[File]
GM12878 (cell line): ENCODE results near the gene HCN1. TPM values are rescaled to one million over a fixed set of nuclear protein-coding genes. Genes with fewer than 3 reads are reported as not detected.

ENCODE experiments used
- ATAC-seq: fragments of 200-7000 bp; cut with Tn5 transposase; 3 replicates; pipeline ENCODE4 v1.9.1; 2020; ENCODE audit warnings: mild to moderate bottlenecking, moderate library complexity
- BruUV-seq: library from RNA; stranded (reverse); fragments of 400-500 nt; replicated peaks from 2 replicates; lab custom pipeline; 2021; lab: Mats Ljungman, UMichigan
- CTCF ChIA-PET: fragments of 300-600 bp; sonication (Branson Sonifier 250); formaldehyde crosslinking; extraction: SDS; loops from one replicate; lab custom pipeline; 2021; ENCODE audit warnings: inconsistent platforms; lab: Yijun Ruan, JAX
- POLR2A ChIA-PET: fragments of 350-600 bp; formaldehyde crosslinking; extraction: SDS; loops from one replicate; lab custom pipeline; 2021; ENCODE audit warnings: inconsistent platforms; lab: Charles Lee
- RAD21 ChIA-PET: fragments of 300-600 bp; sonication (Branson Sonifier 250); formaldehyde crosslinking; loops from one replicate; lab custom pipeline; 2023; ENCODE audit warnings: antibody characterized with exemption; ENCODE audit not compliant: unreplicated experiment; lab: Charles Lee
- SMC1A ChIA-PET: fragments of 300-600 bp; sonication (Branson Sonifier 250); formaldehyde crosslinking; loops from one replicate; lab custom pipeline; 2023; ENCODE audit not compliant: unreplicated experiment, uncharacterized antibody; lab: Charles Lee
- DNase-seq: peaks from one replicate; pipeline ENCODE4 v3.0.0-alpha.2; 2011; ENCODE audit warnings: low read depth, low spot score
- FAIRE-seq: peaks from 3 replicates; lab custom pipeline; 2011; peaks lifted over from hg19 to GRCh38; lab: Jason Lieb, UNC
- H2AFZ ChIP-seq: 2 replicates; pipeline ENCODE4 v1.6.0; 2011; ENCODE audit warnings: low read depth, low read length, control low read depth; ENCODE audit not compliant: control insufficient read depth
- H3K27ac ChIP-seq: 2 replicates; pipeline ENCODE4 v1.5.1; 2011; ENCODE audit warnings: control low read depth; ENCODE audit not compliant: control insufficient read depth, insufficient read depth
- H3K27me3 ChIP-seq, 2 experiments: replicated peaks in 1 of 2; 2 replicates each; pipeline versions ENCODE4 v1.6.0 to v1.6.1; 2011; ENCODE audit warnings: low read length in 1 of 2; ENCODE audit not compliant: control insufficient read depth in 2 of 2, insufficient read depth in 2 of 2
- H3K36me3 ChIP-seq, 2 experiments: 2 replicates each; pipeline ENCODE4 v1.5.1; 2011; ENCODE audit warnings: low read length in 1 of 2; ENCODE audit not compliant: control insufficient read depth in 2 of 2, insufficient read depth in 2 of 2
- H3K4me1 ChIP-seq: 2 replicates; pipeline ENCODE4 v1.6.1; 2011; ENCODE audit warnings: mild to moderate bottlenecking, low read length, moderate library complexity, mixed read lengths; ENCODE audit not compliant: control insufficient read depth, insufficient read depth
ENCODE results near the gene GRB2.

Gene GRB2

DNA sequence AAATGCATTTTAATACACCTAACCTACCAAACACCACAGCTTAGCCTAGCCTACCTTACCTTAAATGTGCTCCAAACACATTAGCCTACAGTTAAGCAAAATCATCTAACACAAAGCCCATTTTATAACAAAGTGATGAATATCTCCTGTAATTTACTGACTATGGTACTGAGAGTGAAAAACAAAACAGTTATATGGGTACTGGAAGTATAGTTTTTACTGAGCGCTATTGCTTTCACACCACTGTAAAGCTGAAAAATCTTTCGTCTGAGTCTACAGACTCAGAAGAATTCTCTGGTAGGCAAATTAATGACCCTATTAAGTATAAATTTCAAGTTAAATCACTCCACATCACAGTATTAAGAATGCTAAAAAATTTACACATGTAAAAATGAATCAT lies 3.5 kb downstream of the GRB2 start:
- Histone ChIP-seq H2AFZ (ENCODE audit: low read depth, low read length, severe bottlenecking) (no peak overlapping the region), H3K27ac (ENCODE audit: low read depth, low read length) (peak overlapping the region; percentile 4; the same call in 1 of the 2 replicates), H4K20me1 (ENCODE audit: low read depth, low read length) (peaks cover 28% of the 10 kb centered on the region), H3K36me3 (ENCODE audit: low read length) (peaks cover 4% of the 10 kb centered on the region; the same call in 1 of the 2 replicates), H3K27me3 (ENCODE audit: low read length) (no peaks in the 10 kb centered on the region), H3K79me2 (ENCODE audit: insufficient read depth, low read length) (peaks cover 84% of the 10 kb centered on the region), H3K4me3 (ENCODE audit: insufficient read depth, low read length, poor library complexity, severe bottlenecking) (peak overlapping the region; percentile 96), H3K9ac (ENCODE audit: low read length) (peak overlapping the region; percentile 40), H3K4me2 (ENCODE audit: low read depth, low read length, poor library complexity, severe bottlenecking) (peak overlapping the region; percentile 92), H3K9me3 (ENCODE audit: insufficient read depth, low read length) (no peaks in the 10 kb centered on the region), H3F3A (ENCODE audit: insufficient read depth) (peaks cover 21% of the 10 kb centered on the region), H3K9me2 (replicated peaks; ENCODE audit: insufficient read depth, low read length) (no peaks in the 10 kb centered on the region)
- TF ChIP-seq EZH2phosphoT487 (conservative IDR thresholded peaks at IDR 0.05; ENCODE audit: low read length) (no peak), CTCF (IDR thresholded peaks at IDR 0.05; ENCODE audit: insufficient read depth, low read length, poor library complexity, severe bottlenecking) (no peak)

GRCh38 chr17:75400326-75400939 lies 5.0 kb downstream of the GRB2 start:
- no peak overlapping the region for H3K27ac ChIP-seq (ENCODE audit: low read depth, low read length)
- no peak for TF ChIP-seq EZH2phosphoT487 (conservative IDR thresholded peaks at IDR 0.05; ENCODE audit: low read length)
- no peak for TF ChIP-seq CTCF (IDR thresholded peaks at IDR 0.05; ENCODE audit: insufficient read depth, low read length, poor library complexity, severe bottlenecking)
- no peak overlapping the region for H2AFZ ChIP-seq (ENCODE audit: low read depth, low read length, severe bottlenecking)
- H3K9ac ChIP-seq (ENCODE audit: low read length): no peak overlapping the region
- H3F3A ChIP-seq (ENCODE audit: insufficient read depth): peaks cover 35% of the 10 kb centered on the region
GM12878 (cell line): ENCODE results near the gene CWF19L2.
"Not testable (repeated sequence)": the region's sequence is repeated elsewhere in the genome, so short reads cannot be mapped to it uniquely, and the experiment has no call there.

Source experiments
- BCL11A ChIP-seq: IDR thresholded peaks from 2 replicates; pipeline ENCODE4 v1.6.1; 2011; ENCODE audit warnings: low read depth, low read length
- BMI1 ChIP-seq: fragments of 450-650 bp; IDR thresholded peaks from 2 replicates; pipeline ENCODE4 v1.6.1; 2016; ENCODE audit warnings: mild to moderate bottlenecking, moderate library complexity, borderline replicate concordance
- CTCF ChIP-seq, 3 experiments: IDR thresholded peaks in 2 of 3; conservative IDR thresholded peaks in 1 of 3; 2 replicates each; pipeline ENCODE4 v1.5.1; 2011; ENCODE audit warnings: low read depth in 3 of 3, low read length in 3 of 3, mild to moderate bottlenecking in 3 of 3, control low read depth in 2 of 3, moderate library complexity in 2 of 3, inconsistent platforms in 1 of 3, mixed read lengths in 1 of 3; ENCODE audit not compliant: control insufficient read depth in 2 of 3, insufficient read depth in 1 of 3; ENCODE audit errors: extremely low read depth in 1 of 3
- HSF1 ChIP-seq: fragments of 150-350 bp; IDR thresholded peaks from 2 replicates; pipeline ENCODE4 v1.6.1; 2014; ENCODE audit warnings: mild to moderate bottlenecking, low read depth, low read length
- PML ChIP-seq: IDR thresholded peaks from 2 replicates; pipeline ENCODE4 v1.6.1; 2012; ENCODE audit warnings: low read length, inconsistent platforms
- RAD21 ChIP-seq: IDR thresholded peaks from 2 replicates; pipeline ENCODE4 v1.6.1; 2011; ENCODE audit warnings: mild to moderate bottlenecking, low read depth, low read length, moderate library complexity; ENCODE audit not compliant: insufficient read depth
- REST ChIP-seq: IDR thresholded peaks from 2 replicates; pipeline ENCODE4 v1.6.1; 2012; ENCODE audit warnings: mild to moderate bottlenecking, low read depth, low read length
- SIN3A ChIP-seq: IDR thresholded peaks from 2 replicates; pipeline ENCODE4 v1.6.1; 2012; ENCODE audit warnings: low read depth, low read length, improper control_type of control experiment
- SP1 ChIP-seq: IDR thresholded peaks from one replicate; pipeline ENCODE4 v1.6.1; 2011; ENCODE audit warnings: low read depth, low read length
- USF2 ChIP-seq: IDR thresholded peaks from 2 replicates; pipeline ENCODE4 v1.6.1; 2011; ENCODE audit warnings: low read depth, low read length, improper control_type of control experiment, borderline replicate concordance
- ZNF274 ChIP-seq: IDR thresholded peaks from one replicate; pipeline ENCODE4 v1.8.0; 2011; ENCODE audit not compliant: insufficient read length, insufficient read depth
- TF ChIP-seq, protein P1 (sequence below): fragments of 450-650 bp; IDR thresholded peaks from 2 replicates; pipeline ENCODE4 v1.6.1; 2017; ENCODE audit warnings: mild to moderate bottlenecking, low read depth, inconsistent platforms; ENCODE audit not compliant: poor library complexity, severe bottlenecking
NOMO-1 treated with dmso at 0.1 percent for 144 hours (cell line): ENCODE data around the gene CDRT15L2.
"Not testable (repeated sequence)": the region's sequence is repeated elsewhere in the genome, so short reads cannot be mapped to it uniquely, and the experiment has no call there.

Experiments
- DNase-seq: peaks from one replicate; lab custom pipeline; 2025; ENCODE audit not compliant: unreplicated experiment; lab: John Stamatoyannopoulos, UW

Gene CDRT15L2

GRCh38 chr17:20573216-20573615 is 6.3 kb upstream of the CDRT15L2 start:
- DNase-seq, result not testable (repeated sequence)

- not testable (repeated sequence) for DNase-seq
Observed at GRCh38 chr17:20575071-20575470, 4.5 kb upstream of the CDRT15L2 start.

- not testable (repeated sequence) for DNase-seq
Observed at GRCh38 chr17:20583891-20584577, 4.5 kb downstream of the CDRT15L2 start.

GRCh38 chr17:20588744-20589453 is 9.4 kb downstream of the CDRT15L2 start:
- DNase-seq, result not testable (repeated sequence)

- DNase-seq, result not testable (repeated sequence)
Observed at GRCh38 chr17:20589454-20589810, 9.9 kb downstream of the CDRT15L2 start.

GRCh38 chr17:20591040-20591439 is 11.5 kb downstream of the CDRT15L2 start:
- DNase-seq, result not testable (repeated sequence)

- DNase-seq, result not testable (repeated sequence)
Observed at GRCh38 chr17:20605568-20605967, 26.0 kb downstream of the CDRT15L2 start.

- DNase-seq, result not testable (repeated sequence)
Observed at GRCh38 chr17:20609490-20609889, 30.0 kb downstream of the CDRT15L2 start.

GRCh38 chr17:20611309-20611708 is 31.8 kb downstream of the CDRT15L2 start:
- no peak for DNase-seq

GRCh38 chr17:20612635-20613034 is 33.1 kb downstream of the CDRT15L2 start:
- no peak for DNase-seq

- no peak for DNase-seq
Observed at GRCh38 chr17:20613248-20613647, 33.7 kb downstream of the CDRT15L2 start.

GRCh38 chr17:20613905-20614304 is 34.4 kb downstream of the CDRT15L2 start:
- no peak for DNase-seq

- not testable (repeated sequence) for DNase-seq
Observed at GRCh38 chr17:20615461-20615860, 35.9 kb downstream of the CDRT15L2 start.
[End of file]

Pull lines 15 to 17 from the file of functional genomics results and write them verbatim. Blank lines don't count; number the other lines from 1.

- H3K4me1 ChIP-seq: 2 replicates; pipeline ENCODE4 v1.6.1; 2011; ENCODE audit warnings: mild to moderate bottlenecking, low read length, moderate library complexity, mixed read lengths; ENCODE audit not compliant: control insufficient read depth, insufficient read depth
ENCODE results near the gene GRB2.

Gene GRB2